Housing is available in many forms, from restored historic homes on tree-lined streets to sprawling planned communities with golf courses and abundant amenities. Craig Ranch, Eldorado and Stonebridge are subdivisions that can almost be considered cities in their own right. New residents looking for high quality of life can expect to find numerous options. Median listing price of homes in McKinney is in the high 300 range, while sales figures show an average of around $330,000. The market in recent years has been stable, and supply, so far, keeps pace with demand.
Once thought of as either a “country town” or a weekend retreat, Rockwall has become a prime location for residents interested in the good life. Stretching along the eastern shore of Lake Ray Hubbard, many of Rockwall’s homes boast scenic water views, while some sit on larger lots and retain a small-town country appeal.
The city’s 2020 population is estimated to be just over 45,000. Rockwall’s Main Street represents the historic heart of the city, and it’s a thriving business, shopping, dining and activity center for both residents and visitors. Weekly live music, a highly acclaimed seasonal farmer’s market, and a full roster of annual festivals are staples of the Rockwall lifestyle. It’s this small-town culture, along with its good schools, that attracts new residents, and the city has managed to control its growth to retain a friendly, relaxed atmosphere. Parks and playgrounds, local marinas, fishing and watersports offer great leisure-time opportunities.
Median age is 37.6; median household income is slightly more than $92,000; and the median price of homes and condos in Rockwall hovers around $330,000. Lakeside communities and view lots, understandably, command higher prices.
Nationally known companies have relocated to Rockwall in the past decade, including bakeries, aerospace/defense firms, and fabrication and distribution firms. Two bridges traverse the lake, and many residents make the daily trek to Dallas or to its northern and western suburbs. The commute can range from approximately 20 minutes to an hour or even longer, depending on the route, the weather and the traffic.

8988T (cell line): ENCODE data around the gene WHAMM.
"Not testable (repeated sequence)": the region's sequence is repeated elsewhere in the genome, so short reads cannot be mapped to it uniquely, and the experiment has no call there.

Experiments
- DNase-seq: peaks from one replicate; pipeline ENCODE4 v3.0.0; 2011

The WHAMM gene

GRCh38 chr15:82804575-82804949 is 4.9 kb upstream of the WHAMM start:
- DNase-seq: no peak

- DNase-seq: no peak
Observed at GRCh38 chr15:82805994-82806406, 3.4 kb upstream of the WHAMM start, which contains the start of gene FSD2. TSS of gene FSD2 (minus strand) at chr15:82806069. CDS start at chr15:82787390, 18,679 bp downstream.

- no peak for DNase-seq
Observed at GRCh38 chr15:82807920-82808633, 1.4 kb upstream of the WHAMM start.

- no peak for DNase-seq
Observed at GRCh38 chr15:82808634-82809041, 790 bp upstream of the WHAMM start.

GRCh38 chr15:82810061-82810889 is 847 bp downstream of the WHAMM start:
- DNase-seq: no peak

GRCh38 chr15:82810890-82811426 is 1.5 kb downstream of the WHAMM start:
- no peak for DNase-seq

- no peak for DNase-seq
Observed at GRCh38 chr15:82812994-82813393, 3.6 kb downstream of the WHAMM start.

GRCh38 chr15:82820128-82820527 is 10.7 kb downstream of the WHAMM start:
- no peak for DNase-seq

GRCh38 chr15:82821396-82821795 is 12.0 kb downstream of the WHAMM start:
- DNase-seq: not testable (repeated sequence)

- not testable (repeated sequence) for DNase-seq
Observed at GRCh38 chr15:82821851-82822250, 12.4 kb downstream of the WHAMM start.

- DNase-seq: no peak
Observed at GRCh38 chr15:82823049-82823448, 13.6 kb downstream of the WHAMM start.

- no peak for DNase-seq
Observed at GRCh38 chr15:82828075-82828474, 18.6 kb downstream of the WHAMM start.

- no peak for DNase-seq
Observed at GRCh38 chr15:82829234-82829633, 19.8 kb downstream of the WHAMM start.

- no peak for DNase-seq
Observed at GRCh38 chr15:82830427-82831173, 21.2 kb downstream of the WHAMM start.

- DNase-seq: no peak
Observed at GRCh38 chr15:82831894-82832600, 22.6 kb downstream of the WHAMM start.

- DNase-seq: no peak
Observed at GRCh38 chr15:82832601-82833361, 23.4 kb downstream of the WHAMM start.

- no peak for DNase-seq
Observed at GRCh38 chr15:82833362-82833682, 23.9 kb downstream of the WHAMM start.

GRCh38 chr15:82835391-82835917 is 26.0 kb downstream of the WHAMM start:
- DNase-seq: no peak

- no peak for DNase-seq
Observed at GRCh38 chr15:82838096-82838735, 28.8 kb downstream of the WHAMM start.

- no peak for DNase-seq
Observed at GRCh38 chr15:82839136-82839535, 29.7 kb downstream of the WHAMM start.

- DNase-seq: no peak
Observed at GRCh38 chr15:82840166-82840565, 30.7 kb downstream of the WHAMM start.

A fast-growing southern suburb of the Dallas-Fort Worth-Arlington metropolitan area, Mansfield’s growth is frequently compared to that of Plano to the north. In some ways, Mansfield represents the perfect location, virtually equidistant to Dallas and Fort Worth’s downtowns, and just south of Arlington.
About 71,000 people currently call Mansfield home, and it is primed for future growth. Known as an affluent suburb, Mansfield stretches into three counties, boasts modern infrastructure and roadways, excellent medical facilities, responsive city services and government. Residents have access to fine shopping, dining and entertainment, as well as nearby lakes and recreation. Local schools offer students great choice for academic programs at different levels. A focus on alternative education includes emphasis on technology, performing arts, and college-level academics at the intermediate level. There are 23 elementary schools, six intermediate schools, and six middle schools in the district.
As a southern suburb, Mansfield is also ideally situated for travel to Austin, Houston and San Antonio, as well as to the Texas Hill Country and the South Texas beaches. The average price of homes for sale in Mansfield is just over $300,000. Homes typically sell relatively quickly at close to listing price.
If a move to the Dallas-Fort Worth area is in your future, your only problem may be the effort it takes to narrow your home search to just one or two locations! Nice homes exist in all areas, and financing for new and previously owned homes is readily available. Reach out to us today to get one step closer to owning your dream home!